Dental anatomy is the study of the structure and function of the teeth and their supporting tissues. Dental anatomy is important for understanding how to maintain good oral health, prevent dental problems, and perform dental procedures. In this article, we will cover the basics of dental anatomy, including the types, names, and parts of teeth, as well as their blood supply and innervation.
Types and Names of Teeth
Humans have two sets of teeth during their lifetime: deciduous (baby) teeth and permanent (adult) teeth. Deciduous teeth start to erupt around 6 months of age and are replaced by permanent teeth between 6 and 12 years of age. Deciduous teeth are 20 in number, while permanent teeth are 32 in number.
The teeth are divided into four quadrants: upper right, upper left, lower right, and lower left. Each quadrant contains four types of teeth: incisors, canines, premolars, and molars. Incisors are the front teeth that are used for cutting and biting food. Canines are the pointed teeth that are used for gripping and tearing food. Premolars are the teeth behind the canines that have two cusps (points) and are used for grinding and crushing food. Molars are the largest and strongest teeth that have four or more cusps and are used for chewing and mashing food.
The teeth are named and numbered according to different systems. The most widely used system is the FDI notation system, which assigns each tooth a two-digit code. The first digit indicates the quadrant (1 for upper right, 2 for upper left, 3 for lower left, 4 for lower right) and the second digit indicates the position from the midline (1 for central incisor, 2 for lateral incisor, 3 for canine, 4 for first premolar, 5 for second premolar, 6 for first molar, 7 for second molar, 8 for third molar). For example, the upper right central incisor is 11 and the lower left second molar is 37.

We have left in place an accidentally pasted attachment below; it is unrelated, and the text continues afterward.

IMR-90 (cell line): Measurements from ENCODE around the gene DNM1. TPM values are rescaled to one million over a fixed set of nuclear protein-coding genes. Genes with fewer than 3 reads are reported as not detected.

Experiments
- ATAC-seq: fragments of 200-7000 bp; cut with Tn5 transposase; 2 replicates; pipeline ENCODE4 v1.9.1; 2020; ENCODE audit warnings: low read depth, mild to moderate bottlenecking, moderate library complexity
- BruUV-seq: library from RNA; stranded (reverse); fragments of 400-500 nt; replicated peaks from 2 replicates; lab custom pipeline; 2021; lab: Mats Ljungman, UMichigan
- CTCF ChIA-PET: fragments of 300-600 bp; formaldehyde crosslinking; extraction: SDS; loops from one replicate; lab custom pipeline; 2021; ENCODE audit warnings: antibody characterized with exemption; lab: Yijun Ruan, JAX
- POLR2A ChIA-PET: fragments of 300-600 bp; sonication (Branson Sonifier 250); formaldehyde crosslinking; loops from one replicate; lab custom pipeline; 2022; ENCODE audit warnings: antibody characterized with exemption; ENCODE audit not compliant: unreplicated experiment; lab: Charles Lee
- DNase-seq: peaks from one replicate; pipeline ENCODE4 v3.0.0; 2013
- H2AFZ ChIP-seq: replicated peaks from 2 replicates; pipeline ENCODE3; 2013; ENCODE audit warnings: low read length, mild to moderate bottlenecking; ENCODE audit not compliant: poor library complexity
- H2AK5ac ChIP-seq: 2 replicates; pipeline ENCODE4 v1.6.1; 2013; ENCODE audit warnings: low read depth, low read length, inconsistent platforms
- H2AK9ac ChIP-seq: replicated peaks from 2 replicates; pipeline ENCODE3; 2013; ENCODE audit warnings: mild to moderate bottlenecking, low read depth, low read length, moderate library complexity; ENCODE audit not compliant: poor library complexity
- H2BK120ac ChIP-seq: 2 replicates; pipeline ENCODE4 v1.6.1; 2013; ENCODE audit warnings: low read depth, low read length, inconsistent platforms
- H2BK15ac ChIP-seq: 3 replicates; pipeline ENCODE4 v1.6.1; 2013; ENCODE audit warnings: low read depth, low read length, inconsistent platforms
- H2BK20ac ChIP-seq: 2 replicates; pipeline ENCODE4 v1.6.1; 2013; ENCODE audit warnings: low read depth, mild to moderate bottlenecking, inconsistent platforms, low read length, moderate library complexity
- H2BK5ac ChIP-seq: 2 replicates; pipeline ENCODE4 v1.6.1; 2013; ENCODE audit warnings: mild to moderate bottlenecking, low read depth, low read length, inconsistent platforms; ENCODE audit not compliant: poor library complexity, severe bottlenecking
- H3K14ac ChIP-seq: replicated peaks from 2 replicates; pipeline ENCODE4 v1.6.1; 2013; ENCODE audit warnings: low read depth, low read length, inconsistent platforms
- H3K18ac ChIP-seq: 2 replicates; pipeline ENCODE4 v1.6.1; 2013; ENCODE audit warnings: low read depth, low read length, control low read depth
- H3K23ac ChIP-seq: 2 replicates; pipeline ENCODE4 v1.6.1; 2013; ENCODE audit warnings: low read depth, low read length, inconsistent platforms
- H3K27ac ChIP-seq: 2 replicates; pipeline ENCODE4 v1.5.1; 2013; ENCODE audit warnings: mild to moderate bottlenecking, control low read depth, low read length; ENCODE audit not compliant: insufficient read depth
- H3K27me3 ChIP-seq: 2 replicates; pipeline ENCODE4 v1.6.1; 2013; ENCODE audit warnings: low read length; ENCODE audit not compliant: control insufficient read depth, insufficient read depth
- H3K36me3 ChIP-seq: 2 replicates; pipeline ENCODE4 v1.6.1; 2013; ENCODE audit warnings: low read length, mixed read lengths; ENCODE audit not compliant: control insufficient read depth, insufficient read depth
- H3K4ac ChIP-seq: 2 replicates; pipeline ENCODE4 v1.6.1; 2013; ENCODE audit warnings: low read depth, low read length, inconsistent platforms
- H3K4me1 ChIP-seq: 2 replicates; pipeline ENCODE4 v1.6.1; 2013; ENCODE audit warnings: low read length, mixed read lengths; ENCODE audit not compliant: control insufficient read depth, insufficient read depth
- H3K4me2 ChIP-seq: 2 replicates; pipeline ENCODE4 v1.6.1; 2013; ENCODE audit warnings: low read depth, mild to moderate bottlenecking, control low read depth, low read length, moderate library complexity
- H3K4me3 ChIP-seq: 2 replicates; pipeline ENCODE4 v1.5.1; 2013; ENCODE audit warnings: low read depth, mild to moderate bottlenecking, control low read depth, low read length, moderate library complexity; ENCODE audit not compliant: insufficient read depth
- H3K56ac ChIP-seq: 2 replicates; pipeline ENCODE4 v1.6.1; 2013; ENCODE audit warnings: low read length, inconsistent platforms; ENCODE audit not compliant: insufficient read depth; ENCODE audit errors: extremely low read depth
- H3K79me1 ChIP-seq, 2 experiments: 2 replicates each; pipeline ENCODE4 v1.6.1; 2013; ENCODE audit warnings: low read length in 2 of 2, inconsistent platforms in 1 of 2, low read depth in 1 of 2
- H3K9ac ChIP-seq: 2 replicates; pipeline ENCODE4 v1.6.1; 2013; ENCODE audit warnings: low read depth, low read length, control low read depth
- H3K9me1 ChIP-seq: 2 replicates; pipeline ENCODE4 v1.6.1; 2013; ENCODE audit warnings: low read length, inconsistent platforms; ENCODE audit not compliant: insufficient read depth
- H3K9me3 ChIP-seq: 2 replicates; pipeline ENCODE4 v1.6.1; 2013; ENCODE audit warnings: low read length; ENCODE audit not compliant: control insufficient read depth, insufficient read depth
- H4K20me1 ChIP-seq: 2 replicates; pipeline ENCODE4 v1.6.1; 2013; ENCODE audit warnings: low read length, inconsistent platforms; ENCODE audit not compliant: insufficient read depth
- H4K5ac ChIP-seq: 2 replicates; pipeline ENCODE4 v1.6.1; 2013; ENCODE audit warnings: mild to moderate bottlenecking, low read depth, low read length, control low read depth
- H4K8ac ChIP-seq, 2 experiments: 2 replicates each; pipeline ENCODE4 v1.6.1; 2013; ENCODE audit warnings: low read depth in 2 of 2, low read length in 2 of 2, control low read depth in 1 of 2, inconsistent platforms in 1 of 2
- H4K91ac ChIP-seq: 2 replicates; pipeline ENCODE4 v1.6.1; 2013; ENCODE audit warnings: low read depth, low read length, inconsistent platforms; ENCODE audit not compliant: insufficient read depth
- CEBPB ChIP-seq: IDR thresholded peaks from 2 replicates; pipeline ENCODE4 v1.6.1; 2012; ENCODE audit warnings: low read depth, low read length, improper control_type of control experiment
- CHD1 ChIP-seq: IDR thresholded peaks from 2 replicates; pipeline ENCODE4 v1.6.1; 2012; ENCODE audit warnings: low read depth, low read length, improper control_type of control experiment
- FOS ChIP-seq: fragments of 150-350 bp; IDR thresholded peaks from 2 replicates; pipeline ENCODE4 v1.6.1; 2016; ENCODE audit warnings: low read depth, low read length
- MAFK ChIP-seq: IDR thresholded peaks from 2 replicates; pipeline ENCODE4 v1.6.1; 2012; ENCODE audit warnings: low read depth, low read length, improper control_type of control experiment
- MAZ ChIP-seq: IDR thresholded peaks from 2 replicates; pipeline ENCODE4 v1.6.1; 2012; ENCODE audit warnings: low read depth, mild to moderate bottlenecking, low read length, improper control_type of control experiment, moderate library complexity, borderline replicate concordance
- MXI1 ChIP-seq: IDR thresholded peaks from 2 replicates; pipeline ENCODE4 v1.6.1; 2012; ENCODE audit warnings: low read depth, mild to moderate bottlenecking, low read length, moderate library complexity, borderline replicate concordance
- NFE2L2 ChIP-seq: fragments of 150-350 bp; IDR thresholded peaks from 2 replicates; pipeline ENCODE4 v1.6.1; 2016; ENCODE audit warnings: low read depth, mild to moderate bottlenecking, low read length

Parts of a Tooth
A tooth consists of two main parts: the crown and the root. The crown is the visible part of the tooth above the gum line, while the root is the hidden part of the tooth below the gum line that anchors it to the jawbone. The crown and the root are connected by a narrow region called the neck.
The tooth has three layers of tissue: enamel, dentin, and pulp. Enamel is the outermost layer that covers the crown. It is the hardest and most mineralized tissue in the body that protects the tooth from wear and tear. Dentin is the middle layer that forms the bulk of the tooth. It is a yellowish-white substance that supports the enamel and transmits sensations to the pulp. Pulp is the innermost layer that fills the pulp chamber in the crown and the root canal in the root. It is a soft tissue that contains blood vessels, nerves, and connective tissue that provide nourishment and sensation to the tooth.
Blood Supply and Innervation of Teeth
The blood supply of teeth comes from branches of the maxillary artery (for upper teeth) and mandibular artery (for lower teeth). These arteries give rise to smaller arteries that enter each tooth through a small opening at the tip of the root called the apical foramen. The blood vessels then branch into capillaries that supply oxygen and nutrients to the pulp tissue.
The innervation of teeth comes from branches of the trigeminal nerve (cranial nerve V), which is responsible for sensation in most of the face. The upper teeth are innervated by branches of the maxillary nerve (V2), while
the lower teeth are innervated by branches of
the mandibular nerve (V3). These nerves give rise to smaller nerves that enter each tooth through
the apical foramen along with
the blood vessels. The nerves then branch into nerve fibers that transmit pain,
and touch sensations from
the pulp tissue.
Dental anatomy is a fascinating subject that helps us appreciate